VonKleist said she objects to the training even if the bacteria is dead. “We don’t care if the stimulant is irradiated or not,” she said. “We don’t want to be any part of any experimentation.”

Anthrax has been weaponized by various countries as a biowarfare agent. While B. subtilis, also known as bacillus globigii, physically resembles anthrax and fools the Army’s detection equipment, it is generally considered safe and is often found in decomposing vegetable matter.

However, officials at another base planning to run a similar program assured the public that they would use only dead bacteria and raised the possibility of health problems associated with the live agent. Officials at Fort Polk in Louisiana issued a “dear concerned public” letter in which they tried to allay residents’ fears by posing and answering questions — including one which asked if the testing created any environmental risks.

“Virtually none,” stated the letter. “The training will involve the use of dead spores of this bacterium … There have been rare cases where the live microorganism has been isolated from infection sites in persons with severely compromised immune systems. However, the use of dead spores precludes any such problems.”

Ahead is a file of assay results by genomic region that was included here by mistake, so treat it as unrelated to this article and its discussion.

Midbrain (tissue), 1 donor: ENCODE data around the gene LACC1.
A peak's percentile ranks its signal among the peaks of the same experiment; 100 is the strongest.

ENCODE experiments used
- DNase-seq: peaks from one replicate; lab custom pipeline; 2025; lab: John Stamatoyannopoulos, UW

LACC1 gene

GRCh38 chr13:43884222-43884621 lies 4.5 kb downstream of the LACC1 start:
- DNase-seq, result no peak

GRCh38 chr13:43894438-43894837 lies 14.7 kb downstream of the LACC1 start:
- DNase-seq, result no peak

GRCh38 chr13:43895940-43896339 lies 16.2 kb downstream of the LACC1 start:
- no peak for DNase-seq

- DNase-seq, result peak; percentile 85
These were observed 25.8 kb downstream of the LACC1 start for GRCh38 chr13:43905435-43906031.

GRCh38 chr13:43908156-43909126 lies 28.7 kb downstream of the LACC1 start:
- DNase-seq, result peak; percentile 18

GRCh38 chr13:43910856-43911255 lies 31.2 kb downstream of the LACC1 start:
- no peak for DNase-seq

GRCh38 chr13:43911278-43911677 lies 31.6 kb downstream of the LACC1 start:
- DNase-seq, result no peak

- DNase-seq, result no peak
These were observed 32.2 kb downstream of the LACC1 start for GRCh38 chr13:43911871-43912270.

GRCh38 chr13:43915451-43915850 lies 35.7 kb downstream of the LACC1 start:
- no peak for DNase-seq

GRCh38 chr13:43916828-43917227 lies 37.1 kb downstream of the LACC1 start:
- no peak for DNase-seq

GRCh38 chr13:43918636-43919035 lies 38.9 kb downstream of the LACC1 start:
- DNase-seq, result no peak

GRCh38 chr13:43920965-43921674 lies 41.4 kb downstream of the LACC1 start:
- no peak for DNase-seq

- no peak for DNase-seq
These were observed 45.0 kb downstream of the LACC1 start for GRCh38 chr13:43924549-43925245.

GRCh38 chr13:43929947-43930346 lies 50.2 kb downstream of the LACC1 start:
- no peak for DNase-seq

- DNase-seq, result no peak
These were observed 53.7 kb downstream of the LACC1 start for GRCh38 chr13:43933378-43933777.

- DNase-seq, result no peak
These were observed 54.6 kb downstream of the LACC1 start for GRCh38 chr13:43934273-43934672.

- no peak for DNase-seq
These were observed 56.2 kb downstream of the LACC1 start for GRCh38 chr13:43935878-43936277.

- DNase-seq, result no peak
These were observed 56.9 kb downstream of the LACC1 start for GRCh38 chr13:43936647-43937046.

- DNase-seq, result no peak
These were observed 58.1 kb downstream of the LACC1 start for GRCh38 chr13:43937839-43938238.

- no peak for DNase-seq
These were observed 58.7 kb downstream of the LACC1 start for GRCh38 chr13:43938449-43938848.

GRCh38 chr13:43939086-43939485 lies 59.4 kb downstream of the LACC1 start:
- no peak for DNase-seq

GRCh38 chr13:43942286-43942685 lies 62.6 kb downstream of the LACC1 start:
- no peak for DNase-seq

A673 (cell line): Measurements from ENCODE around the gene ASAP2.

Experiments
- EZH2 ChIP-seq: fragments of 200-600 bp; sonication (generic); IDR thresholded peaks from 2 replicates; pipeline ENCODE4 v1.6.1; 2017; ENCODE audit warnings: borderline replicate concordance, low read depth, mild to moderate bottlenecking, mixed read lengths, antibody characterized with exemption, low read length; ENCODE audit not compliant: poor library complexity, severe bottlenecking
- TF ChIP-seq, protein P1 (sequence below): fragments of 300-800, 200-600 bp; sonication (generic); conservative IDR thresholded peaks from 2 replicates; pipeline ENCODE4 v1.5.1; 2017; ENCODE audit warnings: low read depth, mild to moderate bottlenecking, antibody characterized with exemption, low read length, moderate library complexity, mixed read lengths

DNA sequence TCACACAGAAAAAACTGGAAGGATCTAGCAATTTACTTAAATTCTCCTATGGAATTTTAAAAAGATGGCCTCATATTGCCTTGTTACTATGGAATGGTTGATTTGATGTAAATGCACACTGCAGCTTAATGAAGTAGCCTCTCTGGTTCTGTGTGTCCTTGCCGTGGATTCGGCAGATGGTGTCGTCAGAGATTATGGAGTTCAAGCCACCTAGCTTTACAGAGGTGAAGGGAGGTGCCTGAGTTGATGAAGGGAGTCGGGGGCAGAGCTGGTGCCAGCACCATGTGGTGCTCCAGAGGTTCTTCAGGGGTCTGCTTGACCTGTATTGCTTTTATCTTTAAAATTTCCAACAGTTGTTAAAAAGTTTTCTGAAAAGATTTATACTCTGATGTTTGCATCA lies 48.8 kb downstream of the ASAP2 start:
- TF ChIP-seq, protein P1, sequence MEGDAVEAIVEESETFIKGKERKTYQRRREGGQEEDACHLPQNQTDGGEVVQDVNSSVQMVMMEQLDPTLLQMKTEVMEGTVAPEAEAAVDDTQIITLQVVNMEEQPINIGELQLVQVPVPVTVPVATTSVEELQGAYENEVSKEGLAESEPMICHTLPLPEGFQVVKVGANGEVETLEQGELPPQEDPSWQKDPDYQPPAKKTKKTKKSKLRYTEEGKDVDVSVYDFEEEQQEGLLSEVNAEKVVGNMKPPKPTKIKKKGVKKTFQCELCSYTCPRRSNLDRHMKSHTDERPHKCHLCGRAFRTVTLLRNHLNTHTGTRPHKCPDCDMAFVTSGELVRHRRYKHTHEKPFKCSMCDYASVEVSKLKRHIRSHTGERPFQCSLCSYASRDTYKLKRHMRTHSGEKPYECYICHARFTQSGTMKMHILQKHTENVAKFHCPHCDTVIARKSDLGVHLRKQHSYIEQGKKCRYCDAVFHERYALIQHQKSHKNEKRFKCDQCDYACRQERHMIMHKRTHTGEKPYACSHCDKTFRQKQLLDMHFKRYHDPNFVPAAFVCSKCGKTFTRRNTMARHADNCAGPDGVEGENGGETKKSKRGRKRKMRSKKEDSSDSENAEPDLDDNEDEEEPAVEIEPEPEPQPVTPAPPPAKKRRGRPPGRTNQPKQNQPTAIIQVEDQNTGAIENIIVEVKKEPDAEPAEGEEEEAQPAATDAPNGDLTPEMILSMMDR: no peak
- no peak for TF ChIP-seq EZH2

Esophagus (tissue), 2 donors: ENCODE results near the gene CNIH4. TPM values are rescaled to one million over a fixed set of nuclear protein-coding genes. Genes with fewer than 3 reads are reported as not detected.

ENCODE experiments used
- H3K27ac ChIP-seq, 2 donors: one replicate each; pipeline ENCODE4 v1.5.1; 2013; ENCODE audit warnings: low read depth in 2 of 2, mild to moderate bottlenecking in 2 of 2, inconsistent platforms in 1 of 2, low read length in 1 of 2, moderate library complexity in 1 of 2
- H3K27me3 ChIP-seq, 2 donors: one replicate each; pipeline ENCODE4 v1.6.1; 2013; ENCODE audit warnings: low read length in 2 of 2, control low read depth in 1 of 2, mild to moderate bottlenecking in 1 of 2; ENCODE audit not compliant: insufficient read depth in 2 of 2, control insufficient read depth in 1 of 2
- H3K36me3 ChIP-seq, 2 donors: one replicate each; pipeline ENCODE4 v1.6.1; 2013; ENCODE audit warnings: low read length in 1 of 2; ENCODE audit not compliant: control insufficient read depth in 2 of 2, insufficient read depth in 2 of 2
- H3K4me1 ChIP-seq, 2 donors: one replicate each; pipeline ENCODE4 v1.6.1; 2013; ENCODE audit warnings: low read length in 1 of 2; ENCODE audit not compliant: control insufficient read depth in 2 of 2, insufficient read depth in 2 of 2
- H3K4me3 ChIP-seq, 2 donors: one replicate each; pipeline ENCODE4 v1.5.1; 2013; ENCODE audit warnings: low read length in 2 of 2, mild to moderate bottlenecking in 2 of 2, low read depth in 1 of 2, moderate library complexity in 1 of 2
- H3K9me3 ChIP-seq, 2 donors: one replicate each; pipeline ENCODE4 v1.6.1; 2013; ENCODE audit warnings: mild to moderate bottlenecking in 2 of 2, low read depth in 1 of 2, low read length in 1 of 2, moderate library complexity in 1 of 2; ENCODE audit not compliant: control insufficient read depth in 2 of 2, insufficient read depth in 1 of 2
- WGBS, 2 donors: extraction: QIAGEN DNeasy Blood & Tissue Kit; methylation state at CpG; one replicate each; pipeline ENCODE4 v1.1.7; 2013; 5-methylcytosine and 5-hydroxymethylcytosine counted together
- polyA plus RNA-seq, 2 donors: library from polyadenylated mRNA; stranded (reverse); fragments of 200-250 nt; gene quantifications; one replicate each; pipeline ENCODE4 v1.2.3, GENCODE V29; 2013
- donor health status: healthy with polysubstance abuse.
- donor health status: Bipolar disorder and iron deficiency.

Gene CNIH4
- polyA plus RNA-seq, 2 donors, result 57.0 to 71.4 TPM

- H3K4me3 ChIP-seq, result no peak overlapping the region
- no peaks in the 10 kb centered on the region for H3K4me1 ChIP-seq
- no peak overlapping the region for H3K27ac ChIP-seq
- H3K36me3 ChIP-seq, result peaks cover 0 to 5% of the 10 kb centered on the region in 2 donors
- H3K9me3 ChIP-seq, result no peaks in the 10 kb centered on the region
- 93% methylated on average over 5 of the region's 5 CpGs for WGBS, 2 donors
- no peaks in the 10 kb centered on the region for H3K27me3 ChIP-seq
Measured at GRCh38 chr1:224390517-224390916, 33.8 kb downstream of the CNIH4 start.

Missouri residents learned in August that the Fort Leonard Wood program included bacteria spraying after the proposed training in Louisiana drew public fire. Army officials there responded that similar exercises had already been safely held in Missouri. The chemical detection and training exercises are part of a five-week course held a few times a year at the base. The course prepares some 60 soldiers to operate the biological integrated detection system (BIDS), which can be used in the event of a germ-warfare attack. After discovery of the extent to which Iraq had developed and weaponized disease agents such as anthrax, U.S. officials expedited deployment of the detection system.

Another BIDS program planned for Los Alamos, N.M., was curtailed last year after citizens raised concerns over B. subtilis spraying.

According to Leonard Cole, a Rutgers University political scientist and an expert on germ warfare tests, low concentrations of B. subtilis pose no threat to healthy individuals, but high concentrations could engender health problems, including flu-like symptoms and eye and organ infections. Those at risk include “the immunocompromised — the very old and young, people receiving radiation or chemotherapy or people with HIV,” he said. “Studies show B. subtilis has an unusual capability of genetic transformation that some scientists suggest can make it a carrier of disease-causing viruses.”

Brad Perkins, the chief of Fort Leonard Wood’s decontamination division, was adamant that the program presented no risk to the public. “The likelihood of an immunocompromised person in the training area was pretty slim,” he said.

However, when asked if the bacteria could spread beyond the fort grounds, Patricia Nilo, commandant of the Chemical School program where the training is taking place, said, “Yes, it is possible.”